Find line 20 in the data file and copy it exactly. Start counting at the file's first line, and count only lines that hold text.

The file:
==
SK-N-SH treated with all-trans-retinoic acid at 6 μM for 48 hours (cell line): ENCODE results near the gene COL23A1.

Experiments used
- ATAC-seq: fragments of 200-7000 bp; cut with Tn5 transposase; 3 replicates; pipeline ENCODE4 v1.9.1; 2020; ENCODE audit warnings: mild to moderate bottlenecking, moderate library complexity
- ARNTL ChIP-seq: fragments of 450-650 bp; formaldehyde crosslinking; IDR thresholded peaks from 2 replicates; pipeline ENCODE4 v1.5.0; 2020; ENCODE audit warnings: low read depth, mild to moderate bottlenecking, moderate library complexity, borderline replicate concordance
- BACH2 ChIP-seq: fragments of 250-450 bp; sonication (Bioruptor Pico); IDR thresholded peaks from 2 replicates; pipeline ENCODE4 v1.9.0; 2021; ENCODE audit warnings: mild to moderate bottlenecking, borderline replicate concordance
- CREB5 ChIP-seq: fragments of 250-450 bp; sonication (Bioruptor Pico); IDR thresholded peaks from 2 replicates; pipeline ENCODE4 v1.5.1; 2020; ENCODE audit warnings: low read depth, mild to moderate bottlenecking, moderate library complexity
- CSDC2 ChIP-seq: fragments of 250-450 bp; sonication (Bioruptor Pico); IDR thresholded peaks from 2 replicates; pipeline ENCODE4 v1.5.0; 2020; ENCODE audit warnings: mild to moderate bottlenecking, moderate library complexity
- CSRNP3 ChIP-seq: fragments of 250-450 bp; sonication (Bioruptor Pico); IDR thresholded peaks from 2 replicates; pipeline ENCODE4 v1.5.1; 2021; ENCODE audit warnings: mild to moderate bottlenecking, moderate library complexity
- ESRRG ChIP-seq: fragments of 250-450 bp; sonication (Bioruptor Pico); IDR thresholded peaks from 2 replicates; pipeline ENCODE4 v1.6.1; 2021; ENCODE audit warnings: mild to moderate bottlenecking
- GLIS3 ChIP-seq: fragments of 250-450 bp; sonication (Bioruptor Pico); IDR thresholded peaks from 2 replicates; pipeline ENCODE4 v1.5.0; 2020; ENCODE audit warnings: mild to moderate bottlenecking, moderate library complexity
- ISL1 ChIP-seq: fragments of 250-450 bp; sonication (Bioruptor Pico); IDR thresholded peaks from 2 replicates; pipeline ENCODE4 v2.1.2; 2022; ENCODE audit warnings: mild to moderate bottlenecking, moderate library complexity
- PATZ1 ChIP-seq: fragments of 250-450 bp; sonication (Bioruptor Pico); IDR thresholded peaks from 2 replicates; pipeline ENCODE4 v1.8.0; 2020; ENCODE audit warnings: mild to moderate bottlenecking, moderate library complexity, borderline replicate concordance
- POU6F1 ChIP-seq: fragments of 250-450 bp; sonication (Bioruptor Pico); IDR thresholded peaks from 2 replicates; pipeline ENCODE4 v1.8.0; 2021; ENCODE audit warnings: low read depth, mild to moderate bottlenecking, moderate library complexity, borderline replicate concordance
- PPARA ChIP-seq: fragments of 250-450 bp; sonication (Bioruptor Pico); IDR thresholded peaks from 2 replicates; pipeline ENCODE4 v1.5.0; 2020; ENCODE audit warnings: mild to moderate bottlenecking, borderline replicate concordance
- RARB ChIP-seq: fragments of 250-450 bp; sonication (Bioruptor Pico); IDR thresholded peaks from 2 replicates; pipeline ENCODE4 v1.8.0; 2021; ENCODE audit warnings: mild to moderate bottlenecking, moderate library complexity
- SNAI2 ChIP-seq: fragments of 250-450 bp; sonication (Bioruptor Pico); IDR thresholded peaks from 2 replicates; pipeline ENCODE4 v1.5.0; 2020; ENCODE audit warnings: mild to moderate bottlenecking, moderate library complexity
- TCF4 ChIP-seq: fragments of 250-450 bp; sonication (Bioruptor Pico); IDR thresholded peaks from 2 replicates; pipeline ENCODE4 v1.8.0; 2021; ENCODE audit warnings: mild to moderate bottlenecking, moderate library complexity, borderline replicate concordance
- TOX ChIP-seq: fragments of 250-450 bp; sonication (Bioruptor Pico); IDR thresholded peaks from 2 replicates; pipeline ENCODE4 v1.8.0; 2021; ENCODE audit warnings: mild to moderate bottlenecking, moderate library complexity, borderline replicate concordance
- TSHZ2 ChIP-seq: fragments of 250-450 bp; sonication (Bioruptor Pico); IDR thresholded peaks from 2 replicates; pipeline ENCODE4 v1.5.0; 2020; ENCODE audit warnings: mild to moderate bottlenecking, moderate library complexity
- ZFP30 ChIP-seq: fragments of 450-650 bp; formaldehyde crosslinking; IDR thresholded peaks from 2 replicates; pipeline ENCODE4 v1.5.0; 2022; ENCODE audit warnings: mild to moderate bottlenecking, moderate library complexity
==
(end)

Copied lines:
- ZFP30 ChIP-seq: fragments of 450-650 bp; formaldehyde crosslinking; IDR thresholded peaks from 2 replicates; pipeline ENCODE4 v1.5.0; 2022; ENCODE audit warnings: mild to moderate bottlenecking, moderate library complexity